“I wonder sometimes what it would’ve been like if my dad never died,” Phillips said. “I feel like none of this would’ve happened if he was still alive. I don’t blame it on him. He can’t help that he died.”
Phillips said she was removed from her mother’s home when she was 13 and sent to a treatment facility in Iowa City for counseling. When Phillips was 15, she ran away from the facility and went to Cedar Rapids. One day, a man approached her and asked if she wanted a modeling job. Phillips, who was starving and broke, accepted the offer.
Source: Des Moines Register
It usually takes an arrest to pull a teenager out of the horrors of sex trafficking, and sometimes even that’s not enough, a survivor’s mother said.
Ruth Buckels of rural Story County, Iowa, shared her story Thursday at St. Ambrose University. She took on a 16-year-old foster care daughter in 2008, knowing nothing about her past. After a phone call from a Cook County prosecutor, the pieces began coming together.
Buckels’ daughter, whom she identified only as Brittany, had been forced into sex trafficking in Chicago.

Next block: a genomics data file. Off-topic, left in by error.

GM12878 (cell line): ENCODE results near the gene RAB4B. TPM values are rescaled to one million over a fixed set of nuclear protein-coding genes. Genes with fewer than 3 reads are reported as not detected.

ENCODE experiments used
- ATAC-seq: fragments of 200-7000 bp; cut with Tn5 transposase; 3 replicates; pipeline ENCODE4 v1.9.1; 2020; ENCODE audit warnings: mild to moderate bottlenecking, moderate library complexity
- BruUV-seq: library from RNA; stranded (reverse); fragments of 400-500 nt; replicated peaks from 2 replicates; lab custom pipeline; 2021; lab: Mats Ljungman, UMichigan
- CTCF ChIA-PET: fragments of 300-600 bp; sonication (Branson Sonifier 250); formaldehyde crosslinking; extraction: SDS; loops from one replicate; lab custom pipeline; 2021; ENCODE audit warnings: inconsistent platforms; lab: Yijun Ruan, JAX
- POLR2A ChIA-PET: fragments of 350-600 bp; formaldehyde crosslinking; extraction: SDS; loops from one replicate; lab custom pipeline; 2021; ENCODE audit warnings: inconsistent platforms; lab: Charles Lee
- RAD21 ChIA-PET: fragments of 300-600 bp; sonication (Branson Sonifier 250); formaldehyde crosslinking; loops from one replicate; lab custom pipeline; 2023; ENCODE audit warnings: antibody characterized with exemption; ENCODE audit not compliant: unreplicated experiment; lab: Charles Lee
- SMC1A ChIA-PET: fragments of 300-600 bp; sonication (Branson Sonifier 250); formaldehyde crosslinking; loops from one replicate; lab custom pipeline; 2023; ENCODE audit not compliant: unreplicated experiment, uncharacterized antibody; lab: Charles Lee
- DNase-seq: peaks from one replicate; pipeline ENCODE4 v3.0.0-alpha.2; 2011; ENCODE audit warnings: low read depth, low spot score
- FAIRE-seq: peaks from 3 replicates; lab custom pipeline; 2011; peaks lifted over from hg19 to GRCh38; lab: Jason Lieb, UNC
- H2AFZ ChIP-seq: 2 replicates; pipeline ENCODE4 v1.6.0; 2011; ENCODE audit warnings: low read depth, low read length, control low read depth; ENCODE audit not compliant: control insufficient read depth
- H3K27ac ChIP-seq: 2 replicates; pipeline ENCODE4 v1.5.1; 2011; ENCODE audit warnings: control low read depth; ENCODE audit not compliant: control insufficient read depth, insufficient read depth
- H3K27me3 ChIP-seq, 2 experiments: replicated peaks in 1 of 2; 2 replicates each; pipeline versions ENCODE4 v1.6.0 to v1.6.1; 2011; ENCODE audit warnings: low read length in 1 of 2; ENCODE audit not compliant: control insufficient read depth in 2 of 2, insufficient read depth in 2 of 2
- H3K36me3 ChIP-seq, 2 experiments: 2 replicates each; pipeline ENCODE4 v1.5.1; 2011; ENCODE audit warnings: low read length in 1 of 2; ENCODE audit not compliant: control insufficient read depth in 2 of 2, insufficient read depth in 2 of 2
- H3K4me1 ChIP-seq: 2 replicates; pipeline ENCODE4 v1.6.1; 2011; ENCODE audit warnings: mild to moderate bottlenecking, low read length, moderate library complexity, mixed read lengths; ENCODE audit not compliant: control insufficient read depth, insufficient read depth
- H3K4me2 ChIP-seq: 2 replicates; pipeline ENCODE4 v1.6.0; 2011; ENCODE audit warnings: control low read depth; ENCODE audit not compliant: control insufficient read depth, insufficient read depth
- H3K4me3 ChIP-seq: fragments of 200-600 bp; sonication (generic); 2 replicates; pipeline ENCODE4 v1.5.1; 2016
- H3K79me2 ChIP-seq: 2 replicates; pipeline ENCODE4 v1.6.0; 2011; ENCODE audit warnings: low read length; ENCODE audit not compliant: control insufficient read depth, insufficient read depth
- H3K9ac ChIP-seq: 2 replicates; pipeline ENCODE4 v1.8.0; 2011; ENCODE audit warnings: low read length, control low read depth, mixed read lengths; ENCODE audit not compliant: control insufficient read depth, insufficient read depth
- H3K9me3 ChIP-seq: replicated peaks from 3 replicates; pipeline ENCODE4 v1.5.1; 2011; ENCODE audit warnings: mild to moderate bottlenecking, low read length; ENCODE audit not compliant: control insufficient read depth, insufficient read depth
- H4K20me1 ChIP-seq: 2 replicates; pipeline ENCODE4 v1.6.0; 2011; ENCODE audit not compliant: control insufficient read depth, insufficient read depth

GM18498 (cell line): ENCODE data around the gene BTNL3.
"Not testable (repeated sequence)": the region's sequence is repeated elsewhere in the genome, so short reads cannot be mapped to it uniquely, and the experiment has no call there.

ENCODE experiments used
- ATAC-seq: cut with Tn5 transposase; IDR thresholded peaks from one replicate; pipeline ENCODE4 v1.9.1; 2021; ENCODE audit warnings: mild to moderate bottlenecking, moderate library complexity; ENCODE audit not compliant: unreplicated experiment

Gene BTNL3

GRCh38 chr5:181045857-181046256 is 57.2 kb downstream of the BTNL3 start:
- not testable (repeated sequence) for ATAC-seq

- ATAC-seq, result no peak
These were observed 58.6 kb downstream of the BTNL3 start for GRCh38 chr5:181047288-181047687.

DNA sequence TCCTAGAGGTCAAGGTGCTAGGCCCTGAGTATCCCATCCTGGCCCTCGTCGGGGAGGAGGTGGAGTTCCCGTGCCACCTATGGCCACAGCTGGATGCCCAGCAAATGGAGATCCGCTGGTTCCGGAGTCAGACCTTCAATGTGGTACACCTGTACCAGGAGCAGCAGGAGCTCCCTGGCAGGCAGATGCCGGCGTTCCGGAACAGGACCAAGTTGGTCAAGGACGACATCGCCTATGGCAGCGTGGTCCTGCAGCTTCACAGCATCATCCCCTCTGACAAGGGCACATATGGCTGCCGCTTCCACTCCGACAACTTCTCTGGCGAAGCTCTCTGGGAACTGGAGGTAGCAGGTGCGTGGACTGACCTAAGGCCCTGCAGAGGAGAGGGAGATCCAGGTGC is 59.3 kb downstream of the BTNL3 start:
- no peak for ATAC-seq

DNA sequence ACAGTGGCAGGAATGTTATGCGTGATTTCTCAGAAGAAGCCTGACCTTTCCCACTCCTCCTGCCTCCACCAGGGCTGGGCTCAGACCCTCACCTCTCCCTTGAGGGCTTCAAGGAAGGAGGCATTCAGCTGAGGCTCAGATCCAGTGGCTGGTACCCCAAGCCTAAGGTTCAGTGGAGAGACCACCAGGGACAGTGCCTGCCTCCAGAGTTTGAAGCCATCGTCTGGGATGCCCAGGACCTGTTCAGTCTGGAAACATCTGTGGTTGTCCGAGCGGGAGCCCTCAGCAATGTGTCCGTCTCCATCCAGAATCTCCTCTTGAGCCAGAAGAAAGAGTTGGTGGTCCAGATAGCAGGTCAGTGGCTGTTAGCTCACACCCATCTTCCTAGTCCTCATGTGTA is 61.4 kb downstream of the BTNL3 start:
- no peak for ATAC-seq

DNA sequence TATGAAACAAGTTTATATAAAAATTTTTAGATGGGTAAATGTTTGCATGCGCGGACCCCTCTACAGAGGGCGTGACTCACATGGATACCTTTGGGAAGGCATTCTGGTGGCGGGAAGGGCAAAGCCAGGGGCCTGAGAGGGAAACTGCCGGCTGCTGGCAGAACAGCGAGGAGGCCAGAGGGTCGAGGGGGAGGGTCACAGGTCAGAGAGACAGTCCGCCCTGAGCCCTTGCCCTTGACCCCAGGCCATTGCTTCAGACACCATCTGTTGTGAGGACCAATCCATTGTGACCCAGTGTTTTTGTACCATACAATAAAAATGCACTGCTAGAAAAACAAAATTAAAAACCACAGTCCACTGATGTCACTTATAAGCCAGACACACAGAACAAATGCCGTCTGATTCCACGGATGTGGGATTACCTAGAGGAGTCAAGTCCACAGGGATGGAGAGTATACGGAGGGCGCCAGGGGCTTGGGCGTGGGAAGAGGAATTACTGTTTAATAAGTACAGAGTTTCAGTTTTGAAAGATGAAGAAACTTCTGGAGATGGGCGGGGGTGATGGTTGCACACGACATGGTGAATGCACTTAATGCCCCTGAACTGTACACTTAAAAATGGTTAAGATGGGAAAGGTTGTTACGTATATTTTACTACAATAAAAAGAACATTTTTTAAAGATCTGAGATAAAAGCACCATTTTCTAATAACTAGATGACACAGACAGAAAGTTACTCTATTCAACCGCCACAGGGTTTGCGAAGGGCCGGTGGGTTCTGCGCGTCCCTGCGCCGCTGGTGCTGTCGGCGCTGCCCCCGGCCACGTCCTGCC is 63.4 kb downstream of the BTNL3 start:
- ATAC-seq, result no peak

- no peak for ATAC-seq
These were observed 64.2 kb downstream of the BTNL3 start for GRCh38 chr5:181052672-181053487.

In 2009, authorities were putting together an investigation hoping to catch Brittany’s traffickers, and they needed Brittany to testify against them, Buckels said.
Brittany couldn’t do it.
“They couldn’t guarantee her safety even two years after the trafficking ended for her,” Buckels said. “That’s how deep it goes.”
It ended when an officer arrested Brittany for prostitution, and Buckels said that was the best thing that could have happened to her.
Now well into her 20s, Brittany still lives with the nightmares of what happened to her, according to Buckels, who adopted her when she turned 18.
Source: QC Times
A judge says a suspected pimp charged with running a nationwide sex trafficking ring will continue to be jailed in Council Bluffs despite claims that he’s being harassed by other inmates.
Johnelle Bell’s attorney had requested that his client be transferred to a jail in Des Moines, saying he’s being “subjected to threats and other abuse” from inmates who learned about the nature of charges against him.
Former state Sen. Maggie Tinsman said Iowans need to stop being so naïve.
Sex trafficking is an international issue that local citizens are not immune to, she said.
“Iowans don’t believe that anything that horrible would happen [here],” she said. “We don’t believe that people would ever take our young girls and force them into prostitution. That is the mindset.”
More than 40 community members gathered to discuss the sex-trafficking of minors in Iowa and nationwide Monday night. Awareness training was presented by the Iowa-based organization Braking Traffik, which received a 2012 Iowa Women’s Foundation grant to educate the Iowa community about human trafficking in the state.